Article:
Green Gloop – the essential spring cleaning fluid for stables and yardsFencingandMats
Now that we are in the final, dreary dog days of winter, most of us are starting to plan for the year ahead.
Very soon stables will be vacated and the annual clean take place. This year we have not only the reliable, and recently enhanced, Green Gloop cleaner, but a new and most useful mat moving product called ‘The Gripper’ that is due very soon.
In 2016 the EU imposed new regulations and restrictions on chemicals used around or with animals. There were also directives on the levels of packaging to make them more ‘child proof’. Green Gloop fell into this category and it had to submit to stringent safety tests. Primarily because it is water based the cleaning fluid passed with not only flying colours but with a commendation that it was safe to use by Veterinary establishments on hard surfaces.
Every silver lining has a cloud, of course, and we were not immune, for the level of concentration of the fluid (why pay to ship water) meant that we had to re-label incorporating vast levels of frightening and unnecessary warnings. This could have been avoided if we had agreed to dilute the product before bottling. However, it would also mean that shipping costs would escalate, so we bit the bullet and stayed with the current high concentrate and terrifying warnings.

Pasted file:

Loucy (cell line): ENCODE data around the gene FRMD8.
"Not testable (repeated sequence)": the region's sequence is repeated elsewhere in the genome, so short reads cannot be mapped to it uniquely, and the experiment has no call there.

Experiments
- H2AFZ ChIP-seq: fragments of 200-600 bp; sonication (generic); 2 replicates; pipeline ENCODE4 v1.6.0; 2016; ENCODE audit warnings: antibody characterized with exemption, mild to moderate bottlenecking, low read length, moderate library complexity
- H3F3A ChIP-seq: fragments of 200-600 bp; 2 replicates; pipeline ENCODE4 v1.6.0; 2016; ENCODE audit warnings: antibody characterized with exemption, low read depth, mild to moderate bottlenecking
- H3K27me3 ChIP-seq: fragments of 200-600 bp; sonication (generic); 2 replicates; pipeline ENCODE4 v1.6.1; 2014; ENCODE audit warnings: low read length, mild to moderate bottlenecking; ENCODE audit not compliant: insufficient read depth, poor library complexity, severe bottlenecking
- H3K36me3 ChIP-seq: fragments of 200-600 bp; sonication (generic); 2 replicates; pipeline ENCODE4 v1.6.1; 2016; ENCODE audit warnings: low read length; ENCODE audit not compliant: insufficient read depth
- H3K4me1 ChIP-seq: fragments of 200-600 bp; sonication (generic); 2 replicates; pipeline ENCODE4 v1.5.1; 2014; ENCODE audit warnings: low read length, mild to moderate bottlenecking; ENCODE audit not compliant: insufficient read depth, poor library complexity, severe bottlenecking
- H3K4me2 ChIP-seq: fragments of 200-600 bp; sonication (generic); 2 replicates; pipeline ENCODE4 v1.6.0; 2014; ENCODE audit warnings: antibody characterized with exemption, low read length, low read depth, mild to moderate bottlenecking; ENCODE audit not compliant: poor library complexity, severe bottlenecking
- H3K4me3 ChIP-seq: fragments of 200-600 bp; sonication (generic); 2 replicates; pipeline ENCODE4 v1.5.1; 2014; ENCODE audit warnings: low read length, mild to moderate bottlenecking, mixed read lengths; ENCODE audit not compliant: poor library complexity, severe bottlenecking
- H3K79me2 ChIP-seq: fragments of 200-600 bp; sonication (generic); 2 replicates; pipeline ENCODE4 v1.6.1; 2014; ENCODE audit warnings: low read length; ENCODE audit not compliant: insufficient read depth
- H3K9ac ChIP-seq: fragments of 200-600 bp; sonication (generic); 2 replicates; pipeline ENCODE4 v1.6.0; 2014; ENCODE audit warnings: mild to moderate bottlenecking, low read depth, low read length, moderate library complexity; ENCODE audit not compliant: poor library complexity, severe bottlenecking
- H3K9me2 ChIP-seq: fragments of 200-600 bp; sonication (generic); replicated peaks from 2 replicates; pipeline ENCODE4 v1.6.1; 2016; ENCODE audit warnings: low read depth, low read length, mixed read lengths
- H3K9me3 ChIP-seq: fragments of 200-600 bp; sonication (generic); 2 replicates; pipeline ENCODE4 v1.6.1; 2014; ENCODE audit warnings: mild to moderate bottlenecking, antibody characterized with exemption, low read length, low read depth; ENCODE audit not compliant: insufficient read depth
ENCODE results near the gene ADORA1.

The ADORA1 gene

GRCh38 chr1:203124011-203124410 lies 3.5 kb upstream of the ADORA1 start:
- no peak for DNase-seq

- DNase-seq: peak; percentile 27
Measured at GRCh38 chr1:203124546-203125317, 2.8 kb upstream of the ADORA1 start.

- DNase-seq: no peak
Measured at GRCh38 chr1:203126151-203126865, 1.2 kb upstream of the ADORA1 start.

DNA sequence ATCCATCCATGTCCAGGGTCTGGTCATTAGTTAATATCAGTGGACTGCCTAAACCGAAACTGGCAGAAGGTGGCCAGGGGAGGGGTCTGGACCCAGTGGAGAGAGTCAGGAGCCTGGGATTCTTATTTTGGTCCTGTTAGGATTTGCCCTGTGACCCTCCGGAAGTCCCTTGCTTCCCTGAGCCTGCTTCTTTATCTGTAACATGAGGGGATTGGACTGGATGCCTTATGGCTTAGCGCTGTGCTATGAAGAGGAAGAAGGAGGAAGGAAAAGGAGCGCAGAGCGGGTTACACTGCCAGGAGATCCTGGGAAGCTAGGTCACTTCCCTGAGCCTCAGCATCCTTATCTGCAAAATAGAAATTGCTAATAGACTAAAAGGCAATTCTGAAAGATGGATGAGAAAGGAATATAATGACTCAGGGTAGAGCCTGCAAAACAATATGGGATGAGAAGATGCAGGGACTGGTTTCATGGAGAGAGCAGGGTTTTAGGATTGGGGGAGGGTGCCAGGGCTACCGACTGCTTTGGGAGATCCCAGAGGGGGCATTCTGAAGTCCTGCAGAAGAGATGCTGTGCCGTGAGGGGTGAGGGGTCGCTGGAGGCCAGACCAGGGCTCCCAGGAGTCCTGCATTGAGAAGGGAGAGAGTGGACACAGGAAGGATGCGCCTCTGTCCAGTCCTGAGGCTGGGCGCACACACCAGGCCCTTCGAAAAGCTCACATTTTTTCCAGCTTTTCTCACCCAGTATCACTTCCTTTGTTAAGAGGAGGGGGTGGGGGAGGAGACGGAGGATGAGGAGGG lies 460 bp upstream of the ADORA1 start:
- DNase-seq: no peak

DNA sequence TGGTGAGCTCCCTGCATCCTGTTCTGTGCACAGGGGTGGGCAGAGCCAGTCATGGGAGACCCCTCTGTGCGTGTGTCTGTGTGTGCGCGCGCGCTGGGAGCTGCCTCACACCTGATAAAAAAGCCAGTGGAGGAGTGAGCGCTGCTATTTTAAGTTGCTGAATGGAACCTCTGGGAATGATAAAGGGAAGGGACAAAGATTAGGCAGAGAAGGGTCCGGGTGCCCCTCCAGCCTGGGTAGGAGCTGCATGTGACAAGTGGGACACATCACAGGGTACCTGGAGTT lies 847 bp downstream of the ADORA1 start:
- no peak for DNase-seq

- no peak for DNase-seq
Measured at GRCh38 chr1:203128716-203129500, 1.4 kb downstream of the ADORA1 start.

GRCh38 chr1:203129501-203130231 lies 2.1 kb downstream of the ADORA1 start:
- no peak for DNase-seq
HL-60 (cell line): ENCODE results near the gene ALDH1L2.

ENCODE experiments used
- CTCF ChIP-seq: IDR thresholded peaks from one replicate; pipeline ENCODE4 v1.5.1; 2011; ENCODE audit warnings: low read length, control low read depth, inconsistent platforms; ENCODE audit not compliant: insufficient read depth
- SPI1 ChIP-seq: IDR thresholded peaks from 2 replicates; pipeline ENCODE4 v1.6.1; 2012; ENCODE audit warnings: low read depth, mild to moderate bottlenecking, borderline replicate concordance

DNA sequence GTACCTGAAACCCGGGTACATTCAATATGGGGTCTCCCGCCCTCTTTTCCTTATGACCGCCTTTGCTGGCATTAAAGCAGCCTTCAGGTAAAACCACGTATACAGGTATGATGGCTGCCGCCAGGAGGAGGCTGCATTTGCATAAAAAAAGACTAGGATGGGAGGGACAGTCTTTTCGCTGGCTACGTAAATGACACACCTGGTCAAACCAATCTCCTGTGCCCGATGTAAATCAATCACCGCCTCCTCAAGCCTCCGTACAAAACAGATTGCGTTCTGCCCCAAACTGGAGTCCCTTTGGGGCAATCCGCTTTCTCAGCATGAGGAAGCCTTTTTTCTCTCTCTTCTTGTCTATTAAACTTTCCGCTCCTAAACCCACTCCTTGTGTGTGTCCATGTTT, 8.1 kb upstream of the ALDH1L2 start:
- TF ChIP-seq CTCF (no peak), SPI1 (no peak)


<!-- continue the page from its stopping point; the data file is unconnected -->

Because the formula was so well inside the set parameters it gave us the opportunity to slightly change it and beef up some of the constituents, with the result that Green Gloop has become even more effective at what it does, which is neutralise the ammonia in equine urine, clean and sterilise mat surfaces, and fumigate stables. Basically, we are now offering a far better product, as concentrated as previously, that represents even better value for money as it didn’t incur any additional production costs.
The downsides being these unnecessary and scary enjoiners to how to use the product safely. To exceed the EU Directive EN14349 for Veterinary surface disinfectants we also had to double the dilution rate, although this is totally unnecessary, as it is the same product as previously, only better. So, when you read the rate of dilution on the bottle being 2 or 4 cups per 16 litres of water just continue with the old and more economic rate of 1 or 2 cups.
The other downside is new, ‘secure cap’ bottles that are virtually impossible to open for the first time. We suspect this is temporary as there has been such an outcry throughout the EU that the restrictions on caps have recently been substantially modified – back to what they were previously.
There is a knack, as this mini video illustrates.